Many important biological determinants of HIV-1 disease progression and transmission map to the envelope glycoprotein, including antibody neutralization susceptibility, viral tropism for entry and epitopes for T cell response. Genetic and phenotypic characterizations of the envelope gene suggest a bottleneck effect in the spread of the virus to other body compartments and transmission, resulting in a predominantly homogenous viral population. However, the limitations in current methods to accurately assign HIV-1 coreceptor usage, distinguish genetic variations and detect minor variants in the HIV quasispecies within a patient and between transmission pairs have led to controversial findings. Furthermore, the small patient sample size studied has been too small to make broad generalization regarding mechanisms of HIV transmission and pathogensis. Lastly, these various properties of the envelope gene have been studied predominantly in subtype B infection and less clearly elucidated in HIV-1 subtype C, the most rapidly spreading and prevalent infection worldwide. We hypothesize that a heterogenous HIV-1 population with different envelope sequences and coreceptor usage are transmitted during infection but is not fully characterized and measured by our current available techniques. We propose to use novel and more sensitive methods to determine coreceptor usage and to perform in-depth sequencing and genetic analyses of the envelope gene from a large subtype C clinical cohort from Botswana. The envelope gene in subtype C infection will be studied in longitudinal samples, as well as between plasma-breast milk and mother-infant pairs. We plan to study in greater depth the properties of the HIV-1 subtype C envelope glycoprotein with the following specific aims: 1) identify clinical and genetic determinants of coreceptor switching, 2) assess for correlates of breastfeeding transmission of HIV-1 and 3) examine pattern of viral transmission among mother-to-child transmitting pairs occurring through different routes of MTCT using ultradeep sequencing. The results of this study will further the understanding of viral evolution in the context of transmission and disease progression, identify clinical correlates of transmission and disease progression, and ultimately give insights into potential strategies of prevention, treatment and vaccine development in those parts of the world most affected by HIV.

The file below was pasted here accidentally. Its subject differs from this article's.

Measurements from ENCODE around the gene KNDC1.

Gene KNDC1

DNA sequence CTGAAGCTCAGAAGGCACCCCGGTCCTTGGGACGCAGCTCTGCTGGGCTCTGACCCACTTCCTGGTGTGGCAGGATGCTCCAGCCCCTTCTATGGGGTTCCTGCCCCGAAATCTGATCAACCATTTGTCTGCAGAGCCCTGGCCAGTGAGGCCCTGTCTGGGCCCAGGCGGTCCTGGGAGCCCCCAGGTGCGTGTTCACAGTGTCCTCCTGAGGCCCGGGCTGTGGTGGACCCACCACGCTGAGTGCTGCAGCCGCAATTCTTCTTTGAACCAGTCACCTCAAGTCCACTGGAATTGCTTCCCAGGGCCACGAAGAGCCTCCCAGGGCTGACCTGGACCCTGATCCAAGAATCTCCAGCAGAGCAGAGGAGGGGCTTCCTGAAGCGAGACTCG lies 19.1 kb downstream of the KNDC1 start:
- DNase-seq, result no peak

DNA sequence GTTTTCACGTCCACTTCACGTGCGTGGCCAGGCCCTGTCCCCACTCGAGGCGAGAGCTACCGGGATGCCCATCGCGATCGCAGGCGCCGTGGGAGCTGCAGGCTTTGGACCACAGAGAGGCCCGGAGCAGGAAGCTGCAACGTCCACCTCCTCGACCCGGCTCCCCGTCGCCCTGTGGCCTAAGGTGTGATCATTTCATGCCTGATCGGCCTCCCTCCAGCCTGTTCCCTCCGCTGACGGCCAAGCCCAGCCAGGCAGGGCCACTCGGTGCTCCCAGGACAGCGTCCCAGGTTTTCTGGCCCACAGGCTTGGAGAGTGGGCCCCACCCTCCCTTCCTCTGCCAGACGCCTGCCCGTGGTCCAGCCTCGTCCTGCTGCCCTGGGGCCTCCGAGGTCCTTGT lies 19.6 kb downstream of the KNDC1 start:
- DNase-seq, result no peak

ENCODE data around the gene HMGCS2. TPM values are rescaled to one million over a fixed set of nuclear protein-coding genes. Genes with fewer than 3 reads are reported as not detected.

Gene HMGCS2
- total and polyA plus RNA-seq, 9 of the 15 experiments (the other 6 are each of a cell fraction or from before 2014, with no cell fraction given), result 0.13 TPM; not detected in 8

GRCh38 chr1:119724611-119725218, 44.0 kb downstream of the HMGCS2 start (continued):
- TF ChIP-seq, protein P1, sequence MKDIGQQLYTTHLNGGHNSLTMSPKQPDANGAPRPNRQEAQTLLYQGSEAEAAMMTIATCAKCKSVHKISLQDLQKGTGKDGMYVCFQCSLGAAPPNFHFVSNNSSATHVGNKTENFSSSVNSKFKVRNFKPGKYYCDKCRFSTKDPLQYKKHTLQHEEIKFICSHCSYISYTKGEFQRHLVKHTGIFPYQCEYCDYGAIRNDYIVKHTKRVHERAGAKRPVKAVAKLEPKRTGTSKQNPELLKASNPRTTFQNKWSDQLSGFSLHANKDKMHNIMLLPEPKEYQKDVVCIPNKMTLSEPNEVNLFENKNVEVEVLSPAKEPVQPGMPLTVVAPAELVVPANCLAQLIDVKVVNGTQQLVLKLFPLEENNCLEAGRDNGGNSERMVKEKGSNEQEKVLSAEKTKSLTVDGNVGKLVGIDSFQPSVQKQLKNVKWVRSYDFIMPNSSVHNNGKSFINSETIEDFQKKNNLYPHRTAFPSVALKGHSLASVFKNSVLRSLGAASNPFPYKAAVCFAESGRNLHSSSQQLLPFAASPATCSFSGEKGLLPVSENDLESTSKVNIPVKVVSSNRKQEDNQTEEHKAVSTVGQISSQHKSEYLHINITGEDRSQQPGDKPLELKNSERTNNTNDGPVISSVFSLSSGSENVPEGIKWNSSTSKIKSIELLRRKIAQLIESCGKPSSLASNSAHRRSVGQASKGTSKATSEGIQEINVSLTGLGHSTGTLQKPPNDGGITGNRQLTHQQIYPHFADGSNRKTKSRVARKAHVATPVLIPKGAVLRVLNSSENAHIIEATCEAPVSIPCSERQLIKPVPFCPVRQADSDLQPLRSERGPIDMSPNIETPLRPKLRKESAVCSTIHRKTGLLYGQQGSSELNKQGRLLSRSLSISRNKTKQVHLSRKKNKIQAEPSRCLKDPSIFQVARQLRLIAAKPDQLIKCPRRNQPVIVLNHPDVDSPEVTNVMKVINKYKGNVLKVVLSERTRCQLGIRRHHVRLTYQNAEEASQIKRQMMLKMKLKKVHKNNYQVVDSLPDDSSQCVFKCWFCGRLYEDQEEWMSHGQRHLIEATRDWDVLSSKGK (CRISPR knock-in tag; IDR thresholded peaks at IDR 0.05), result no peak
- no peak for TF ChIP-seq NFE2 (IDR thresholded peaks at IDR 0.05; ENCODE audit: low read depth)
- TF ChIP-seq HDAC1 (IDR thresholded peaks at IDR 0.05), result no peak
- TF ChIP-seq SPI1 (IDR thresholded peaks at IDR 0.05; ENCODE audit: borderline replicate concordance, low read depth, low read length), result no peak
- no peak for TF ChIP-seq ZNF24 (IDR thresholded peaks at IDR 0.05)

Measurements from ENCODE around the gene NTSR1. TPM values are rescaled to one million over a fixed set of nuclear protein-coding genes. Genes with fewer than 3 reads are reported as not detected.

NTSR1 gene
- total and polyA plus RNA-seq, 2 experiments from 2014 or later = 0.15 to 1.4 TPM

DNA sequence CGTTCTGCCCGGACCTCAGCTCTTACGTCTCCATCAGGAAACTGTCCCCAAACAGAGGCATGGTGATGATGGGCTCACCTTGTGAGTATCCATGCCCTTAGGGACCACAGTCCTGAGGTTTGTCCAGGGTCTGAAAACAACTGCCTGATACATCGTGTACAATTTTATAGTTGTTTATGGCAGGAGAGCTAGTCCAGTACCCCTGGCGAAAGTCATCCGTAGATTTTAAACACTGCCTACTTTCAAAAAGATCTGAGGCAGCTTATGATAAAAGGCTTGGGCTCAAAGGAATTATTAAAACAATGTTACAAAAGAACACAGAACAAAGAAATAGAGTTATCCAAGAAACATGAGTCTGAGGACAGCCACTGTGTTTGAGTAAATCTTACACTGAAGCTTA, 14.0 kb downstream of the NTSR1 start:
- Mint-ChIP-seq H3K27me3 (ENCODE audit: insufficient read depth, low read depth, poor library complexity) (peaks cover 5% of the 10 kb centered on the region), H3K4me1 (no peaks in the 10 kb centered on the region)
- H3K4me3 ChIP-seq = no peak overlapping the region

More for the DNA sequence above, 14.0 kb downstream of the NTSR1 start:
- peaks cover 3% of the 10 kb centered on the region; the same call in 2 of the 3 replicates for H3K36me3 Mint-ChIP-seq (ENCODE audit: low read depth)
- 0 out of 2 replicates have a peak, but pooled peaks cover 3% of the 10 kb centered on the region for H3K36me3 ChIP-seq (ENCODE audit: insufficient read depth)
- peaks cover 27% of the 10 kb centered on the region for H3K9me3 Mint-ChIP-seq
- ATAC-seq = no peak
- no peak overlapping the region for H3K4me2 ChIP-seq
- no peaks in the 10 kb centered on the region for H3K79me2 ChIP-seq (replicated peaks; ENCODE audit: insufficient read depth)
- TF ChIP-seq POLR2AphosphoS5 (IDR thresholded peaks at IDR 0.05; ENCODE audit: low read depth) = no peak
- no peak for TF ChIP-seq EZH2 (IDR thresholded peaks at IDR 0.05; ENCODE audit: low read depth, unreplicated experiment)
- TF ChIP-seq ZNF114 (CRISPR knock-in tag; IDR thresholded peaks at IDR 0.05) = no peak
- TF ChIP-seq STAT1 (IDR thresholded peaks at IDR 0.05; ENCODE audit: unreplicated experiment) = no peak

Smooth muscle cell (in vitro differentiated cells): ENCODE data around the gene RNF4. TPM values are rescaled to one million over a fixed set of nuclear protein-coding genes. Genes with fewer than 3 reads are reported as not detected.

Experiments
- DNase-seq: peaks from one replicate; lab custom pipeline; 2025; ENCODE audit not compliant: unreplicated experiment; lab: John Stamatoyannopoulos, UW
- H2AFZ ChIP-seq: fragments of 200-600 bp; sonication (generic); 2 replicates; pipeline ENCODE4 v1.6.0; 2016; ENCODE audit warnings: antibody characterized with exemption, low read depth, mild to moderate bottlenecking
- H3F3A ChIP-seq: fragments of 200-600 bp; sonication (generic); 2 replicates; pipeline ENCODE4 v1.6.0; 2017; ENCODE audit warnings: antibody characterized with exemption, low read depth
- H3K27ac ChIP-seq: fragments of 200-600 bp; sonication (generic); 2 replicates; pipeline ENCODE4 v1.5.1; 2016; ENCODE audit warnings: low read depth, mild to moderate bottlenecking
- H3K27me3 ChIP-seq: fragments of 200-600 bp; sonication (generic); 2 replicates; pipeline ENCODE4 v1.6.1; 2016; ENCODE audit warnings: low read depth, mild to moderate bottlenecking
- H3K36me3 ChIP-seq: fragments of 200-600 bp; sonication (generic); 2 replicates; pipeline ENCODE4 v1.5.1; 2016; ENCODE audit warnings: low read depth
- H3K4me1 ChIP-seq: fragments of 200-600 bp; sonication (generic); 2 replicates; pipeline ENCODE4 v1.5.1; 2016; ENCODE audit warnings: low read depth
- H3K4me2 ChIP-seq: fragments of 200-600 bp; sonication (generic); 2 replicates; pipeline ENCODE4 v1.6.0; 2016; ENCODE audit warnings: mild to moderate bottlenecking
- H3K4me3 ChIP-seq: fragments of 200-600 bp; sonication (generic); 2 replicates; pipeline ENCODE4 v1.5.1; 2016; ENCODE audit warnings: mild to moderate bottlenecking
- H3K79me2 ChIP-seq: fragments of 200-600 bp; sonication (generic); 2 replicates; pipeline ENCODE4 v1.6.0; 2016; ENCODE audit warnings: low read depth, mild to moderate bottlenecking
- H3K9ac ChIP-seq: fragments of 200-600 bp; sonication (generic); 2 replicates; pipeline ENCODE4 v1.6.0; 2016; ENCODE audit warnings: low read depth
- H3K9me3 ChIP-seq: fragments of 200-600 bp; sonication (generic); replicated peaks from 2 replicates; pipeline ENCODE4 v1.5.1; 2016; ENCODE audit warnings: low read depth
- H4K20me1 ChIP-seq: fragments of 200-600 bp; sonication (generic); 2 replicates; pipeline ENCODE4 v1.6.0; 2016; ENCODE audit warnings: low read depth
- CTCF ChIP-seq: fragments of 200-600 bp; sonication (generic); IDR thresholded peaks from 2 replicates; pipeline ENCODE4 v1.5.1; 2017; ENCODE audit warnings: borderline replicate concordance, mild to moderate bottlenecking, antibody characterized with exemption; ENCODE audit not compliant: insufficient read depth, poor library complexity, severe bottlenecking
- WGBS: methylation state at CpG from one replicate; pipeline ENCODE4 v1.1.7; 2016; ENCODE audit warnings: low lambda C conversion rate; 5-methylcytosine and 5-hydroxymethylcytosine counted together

Public Health Relevance

(provided by applicant): Understanding mechanisms of HIV pathogenesis, transmission and clinical progression will have public health relevance by guiding the design of HIV prevention and treatment strategies.

National Institute of Health (NIH)
Clinical Investigator Award (CIA) (K08)
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Acquired Immunodeficiency Syndrome Research Review Committee (AIDS)
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Sharma, Opendra K
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Massachusetts General Hospital
United States
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